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Alaska

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Many people see Alaska as an icy world where only the foolhardy would venture. In part, they are right. Alaska has over 30 distinct glaciers. The state also has more than 100 hot springs and fumaroles, or steam vents.

Prior to statehood in 1959, the territory was nicknamed "Seward's folly" or "Seward's icebox", a supposed gaffe by then-U.S. Secretary of State William Seward. In 1869 he negotiated the purchase from Russia of over 300 million acres, about 600,000 square miles, for the princely sum of two cents an acre. The financial rewards and aesthetic beauty from that transaction are incalculable.

Included among the natural resources in the purchase were the Yukon River, a vital part of the Alaskan Gold Rush of the late 1800s; the Kenai River, now famous for its red salmon runs and trophy trout; Iliamna Lake, Alaska's largest; Lake Louise, the largest with road access and now one of the state's biggest tourist draws. In addition, Denali (Mount McKinley) at over 20,000 feet, is America's tallest and anchors the rugged Alaska Range. Among the 1800 named islands, the largest and most well-known is Kodiak Island. Over 200 islands make up the Aleutian chain in the southwest corner of the state.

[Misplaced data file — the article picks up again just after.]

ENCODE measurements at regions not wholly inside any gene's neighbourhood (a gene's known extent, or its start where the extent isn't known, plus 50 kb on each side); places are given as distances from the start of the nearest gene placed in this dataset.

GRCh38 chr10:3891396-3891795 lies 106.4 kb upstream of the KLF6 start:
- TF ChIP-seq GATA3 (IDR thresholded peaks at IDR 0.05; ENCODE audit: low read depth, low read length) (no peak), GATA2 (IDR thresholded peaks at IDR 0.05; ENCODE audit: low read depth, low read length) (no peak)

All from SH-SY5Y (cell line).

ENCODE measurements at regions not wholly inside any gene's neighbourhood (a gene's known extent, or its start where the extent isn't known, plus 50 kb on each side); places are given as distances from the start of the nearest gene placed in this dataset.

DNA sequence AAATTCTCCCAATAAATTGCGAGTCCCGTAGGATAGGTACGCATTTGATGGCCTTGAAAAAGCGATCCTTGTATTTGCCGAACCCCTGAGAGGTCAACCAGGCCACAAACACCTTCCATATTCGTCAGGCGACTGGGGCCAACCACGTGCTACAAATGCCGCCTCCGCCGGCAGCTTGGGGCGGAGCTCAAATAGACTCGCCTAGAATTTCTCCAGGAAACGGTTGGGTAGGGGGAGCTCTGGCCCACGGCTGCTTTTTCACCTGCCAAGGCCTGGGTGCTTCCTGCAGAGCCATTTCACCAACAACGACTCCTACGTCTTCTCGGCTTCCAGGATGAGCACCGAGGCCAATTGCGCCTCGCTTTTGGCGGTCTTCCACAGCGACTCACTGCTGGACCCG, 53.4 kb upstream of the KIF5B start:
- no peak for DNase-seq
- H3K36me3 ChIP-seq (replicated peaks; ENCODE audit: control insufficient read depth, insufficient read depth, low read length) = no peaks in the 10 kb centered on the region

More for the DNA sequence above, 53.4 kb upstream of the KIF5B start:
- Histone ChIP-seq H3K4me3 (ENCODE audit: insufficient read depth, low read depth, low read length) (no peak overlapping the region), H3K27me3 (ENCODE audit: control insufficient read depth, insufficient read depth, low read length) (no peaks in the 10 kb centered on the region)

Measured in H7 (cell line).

Alaska has more than 30 national parks, preserves and monuments. Among these are Glacier Bay National Park and Preserve and Sitka National Historical Park. They provide a venue for the outstanding big game hunting of moose, bear and Dall sheep. Those sportsmen who prefer can try their luck in the Gulf of Alaska or the Pacific Ocean for the vaunted king salmon, king crab or giant halibut.

There's more for the outdoor enthusiast. Try your hand at jade mining or stand in awe of the Aurora Borealis. The Northern Lights can be seen year round but peak viewing times are in March and April as well as in September and October. The world-famous Iditarod, a dog sled race from Anchorage to Nome, occurs in March.

The state's motto, "North to the Future," is also a state of mind. Although wild and beautiful and sparsely populated, the state has about 15 colleges, many in Anchorage, for those seeking to enhance their education.

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